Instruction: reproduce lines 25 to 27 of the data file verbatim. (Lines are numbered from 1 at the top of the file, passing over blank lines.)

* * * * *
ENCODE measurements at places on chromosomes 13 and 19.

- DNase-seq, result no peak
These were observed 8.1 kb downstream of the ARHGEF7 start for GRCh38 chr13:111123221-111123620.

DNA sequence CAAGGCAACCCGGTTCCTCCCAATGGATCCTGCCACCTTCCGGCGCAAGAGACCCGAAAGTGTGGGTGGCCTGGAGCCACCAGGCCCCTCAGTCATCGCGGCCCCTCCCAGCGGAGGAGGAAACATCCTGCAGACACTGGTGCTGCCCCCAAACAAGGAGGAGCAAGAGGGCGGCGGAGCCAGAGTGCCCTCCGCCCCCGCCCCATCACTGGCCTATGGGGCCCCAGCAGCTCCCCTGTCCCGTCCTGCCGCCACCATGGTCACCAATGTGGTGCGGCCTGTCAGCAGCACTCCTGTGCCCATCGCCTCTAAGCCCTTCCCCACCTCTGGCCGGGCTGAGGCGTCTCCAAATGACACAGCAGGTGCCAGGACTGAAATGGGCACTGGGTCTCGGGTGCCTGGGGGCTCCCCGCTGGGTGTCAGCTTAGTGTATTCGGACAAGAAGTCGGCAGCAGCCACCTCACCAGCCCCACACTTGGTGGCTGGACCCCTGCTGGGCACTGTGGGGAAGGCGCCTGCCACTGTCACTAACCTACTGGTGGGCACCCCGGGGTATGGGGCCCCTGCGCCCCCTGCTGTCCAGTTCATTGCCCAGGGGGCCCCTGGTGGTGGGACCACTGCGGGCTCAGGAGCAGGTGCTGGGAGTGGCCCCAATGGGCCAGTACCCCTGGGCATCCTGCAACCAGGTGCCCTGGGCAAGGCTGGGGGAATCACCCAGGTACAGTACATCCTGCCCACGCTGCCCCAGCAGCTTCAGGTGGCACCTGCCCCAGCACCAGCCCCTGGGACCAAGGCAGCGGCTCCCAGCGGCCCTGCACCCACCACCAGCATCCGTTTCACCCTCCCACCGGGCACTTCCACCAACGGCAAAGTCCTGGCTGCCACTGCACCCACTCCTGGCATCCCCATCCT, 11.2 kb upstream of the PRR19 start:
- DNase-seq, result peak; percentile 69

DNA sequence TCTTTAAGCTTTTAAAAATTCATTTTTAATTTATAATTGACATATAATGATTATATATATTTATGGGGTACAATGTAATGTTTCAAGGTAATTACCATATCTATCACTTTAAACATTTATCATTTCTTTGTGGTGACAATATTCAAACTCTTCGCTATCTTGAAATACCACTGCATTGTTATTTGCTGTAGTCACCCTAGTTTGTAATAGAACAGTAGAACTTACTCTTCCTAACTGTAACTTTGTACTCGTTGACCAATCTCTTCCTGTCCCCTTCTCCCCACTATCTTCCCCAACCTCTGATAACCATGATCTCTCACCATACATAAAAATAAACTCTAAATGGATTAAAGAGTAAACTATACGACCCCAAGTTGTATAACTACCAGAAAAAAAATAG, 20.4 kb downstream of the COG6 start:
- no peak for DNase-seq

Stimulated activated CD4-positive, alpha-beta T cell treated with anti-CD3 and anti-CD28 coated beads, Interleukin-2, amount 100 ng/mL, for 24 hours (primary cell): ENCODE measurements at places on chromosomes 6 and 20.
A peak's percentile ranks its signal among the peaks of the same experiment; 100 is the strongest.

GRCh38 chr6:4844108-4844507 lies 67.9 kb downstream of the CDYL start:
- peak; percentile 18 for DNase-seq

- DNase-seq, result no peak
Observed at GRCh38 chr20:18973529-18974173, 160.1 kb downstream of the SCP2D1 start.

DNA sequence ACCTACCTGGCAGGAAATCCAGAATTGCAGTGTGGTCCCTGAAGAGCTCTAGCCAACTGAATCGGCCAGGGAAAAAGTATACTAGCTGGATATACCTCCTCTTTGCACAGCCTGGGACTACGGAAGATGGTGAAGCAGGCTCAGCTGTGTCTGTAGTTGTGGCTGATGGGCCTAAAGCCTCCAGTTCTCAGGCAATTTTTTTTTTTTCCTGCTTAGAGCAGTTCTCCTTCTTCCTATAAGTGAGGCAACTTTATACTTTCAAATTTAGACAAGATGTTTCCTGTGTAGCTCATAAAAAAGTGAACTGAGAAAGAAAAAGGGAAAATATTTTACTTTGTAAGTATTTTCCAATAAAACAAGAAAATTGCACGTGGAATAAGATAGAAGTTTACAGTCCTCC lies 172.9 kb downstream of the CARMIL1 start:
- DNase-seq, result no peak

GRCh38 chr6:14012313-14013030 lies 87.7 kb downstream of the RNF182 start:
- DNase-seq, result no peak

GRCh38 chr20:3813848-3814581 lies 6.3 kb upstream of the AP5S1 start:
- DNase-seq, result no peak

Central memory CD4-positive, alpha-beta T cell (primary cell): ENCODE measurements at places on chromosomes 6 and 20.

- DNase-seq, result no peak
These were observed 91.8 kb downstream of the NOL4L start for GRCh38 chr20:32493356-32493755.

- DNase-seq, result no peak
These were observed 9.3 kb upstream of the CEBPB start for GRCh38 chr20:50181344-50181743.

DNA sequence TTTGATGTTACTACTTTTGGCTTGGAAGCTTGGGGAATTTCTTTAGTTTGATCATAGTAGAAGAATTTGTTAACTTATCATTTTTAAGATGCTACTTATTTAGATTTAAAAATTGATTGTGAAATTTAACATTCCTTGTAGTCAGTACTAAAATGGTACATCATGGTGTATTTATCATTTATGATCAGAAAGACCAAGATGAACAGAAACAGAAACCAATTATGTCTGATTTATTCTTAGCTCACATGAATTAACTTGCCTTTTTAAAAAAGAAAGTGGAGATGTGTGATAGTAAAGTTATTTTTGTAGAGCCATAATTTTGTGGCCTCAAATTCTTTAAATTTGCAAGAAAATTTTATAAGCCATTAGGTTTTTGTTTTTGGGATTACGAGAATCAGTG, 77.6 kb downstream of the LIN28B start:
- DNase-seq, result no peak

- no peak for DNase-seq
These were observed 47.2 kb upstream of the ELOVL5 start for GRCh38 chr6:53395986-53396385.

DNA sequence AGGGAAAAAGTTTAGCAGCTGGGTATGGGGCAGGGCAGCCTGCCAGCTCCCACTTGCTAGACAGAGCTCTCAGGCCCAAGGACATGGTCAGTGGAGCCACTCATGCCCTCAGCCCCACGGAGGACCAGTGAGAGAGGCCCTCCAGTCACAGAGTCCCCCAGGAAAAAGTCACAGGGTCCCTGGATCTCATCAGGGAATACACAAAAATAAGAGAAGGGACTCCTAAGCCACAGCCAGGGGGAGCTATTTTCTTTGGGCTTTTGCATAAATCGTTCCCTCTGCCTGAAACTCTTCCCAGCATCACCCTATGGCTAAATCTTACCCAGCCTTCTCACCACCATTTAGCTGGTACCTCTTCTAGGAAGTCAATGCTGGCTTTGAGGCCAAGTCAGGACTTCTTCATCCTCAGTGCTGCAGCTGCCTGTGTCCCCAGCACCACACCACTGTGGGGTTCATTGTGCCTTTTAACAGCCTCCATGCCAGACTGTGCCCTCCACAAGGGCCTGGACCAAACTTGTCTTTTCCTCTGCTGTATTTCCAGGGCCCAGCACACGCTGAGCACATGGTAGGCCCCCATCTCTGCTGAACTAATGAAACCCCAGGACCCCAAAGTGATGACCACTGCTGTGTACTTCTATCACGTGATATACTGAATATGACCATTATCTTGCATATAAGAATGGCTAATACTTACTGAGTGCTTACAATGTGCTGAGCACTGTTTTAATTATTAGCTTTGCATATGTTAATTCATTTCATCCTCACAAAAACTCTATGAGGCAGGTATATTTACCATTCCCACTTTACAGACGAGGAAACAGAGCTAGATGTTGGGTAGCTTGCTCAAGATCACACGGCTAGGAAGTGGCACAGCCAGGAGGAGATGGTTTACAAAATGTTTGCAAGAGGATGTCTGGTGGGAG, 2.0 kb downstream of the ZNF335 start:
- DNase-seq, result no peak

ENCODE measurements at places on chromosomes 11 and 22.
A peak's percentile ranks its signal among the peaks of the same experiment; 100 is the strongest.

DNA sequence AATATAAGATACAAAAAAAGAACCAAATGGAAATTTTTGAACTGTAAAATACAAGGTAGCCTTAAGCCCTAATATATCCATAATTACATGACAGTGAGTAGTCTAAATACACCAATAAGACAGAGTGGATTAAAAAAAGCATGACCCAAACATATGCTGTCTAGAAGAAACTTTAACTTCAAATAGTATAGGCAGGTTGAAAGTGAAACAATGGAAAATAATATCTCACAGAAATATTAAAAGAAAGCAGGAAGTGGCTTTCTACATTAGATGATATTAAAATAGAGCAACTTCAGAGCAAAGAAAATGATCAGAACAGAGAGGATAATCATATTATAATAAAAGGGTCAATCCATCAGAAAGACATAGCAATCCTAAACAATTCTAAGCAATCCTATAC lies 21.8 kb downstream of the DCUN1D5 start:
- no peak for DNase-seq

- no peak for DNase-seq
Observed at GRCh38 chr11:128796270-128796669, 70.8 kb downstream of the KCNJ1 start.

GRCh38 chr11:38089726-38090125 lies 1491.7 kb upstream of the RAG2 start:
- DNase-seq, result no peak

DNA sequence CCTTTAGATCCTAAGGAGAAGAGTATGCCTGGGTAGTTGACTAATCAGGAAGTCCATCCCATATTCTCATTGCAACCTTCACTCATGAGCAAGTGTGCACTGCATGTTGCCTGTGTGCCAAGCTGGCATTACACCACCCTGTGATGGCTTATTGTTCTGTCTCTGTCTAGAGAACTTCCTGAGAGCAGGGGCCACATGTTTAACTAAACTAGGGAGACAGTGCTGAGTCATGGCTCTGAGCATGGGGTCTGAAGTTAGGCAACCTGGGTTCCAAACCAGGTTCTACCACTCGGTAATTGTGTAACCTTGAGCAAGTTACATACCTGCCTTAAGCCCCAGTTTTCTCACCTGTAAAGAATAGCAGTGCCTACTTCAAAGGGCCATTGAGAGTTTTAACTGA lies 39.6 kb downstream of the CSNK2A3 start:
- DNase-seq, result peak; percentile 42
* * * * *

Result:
DNA sequence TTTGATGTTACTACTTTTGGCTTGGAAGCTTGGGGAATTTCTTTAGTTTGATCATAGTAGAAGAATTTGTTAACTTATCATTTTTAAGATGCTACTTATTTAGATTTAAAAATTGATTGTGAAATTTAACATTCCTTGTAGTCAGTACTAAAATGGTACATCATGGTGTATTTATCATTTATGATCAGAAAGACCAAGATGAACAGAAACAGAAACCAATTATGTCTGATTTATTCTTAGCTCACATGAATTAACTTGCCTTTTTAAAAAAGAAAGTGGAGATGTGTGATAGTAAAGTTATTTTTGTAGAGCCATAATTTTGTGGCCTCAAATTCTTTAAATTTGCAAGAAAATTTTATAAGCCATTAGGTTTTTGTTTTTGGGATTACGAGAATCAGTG, 77.6 kb downstream of the LIN28B start:
- DNase-seq, result no peak

- no peak for DNase-seq